Raising your seed round

I met with two startup founders last month that wanted feedback on their plans for building a business around an energy efficiency analytics technology. It's a fascinating product with a niche technical market. They've already secured a large corporate partner and are starting to look for seed investors. They've got a long road ahead of them and I'm excited to see where they end up. Here are some of the notes I followed up with:

  • Salt. First of all, don't take anything I say too seriously (or anyone else for that matter). You're the founders. You're the ones who are doing the work at the end of the day. People succeed all the time against all external expectations. It's good to use constructive feedback if you find it helpful but don't try to take everyone's input verbatim or you'll drive yourselves insane!
  • Story. Right now you're in the middle of developing the narrative for your startup. It's a never ending process of discovering what strikes a cord with what type of audience and iterating your story to maximize impact. This is critically important for inspiring not only your investors but also your partners, employees, customers, etc.
  • Plot. I always find it most compelling to start with the problem. What's the pain your trying to salve? Why is it expensive/frustrating/urgent for your customers? How big is the problem in dollars? Then go to your solution. How are you solving the problem? Why are you solving it that way? Then your team. Who are you? Why are you so motivated to start this business? Why are you the best people on Earth to do it? Then to your status. Where are you right now? What's your financial/cap table position? Then to your next steps. What are your current milestones? What stands in your way? What do you need to achieve your goals?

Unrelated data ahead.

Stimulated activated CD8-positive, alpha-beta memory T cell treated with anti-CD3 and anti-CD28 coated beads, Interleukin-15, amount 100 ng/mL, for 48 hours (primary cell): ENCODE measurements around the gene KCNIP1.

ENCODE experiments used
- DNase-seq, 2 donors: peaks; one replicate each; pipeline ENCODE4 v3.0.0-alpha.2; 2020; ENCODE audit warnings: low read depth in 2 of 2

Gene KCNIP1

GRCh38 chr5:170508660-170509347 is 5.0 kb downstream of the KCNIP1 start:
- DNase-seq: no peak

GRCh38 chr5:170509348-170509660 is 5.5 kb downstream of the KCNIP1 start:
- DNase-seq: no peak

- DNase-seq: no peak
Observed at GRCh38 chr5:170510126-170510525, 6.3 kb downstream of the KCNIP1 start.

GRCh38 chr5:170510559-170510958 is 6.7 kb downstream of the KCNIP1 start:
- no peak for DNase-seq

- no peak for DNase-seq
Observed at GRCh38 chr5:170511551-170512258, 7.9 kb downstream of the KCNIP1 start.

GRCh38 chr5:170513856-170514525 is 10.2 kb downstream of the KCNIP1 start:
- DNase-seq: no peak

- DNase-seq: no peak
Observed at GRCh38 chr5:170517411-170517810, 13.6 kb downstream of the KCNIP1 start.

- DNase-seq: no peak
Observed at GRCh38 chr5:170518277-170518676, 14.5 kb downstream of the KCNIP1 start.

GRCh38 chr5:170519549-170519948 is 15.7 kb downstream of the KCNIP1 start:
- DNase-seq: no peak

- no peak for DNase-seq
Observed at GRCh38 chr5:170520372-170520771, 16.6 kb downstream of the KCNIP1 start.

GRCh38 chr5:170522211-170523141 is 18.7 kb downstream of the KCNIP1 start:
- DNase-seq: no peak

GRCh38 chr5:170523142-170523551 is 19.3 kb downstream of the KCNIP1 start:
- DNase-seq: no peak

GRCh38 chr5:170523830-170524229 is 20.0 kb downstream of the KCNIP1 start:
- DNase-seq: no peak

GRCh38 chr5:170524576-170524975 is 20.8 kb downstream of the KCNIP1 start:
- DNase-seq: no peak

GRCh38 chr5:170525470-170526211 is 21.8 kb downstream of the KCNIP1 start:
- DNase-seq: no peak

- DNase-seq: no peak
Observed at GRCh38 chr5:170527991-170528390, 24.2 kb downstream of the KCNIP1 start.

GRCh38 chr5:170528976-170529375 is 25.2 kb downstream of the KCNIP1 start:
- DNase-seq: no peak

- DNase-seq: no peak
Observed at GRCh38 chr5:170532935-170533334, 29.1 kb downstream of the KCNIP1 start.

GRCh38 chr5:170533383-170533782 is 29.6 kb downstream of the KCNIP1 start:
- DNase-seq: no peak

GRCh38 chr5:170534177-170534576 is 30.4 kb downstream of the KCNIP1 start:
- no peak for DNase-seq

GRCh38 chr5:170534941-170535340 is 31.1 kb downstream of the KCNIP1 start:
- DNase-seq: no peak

• Strategy. Right now you're smack dab in the middle of the fuzzy front end. That can be confusing and downright frustrating. On the other hand, it's also the best time to make sure you consider all of your different growth options. Build a VC-backed scalable startup? Build a corporate spinout? Build a new business line within a larger company? Build a consultancy that does product development along the way? There are always options. The best option isn't always obvious.
  • Investors. All money is green but it comes from very different pockets. The best possible kind of money is customer money. Not only is it non-dilutive but it's the clearest demonstration possible that you're actually solving someones problem for them (otherwise why would they pay you?). How can you access customer financing more quickly? Second in line is grant funding. This is great because it's non-dilutive but it's obviously not sustainable. What kind of government/foundation grants might you be eligible for? Then you've got private investor financing (in all its flavors). This is where it can get messy because of dilution and divergent incentives. Despite it's treatment in popular press, I usually recommend founders treat this as a last resort (although for some businesses it's an absolute necessity). If it's your only option (rarer than you might think) then make sure you get the right people at the table. Angels, VCs, strategics, etc. all have their own goals and priorities that you need to keep in mind.
  • Risk. At least half of pitching investors is storytelling, the other half is risk mitigation. People investing their own money get worried they'll lose it. They'll come up with a lot of questions about how things can go wrong in various ways. The more questions you can anticipate and prepare diligent, detailed responses for, the better off you'll be. Good fundraisers practice preemption. They bring up the hard questions themselves and show how they are already working to mitigate the extant risks.
  • Resources. Here is some additional content you might find helpful:
Pay only selective attention to would-be advisors (in this case, me!). Nail your story. Decide where you want to end up. Figure out how you can succeed without (or in some cases) with investors. Understand and mitigate your risks. If you've done that, you're well on your way towards (or beyond) your seed round!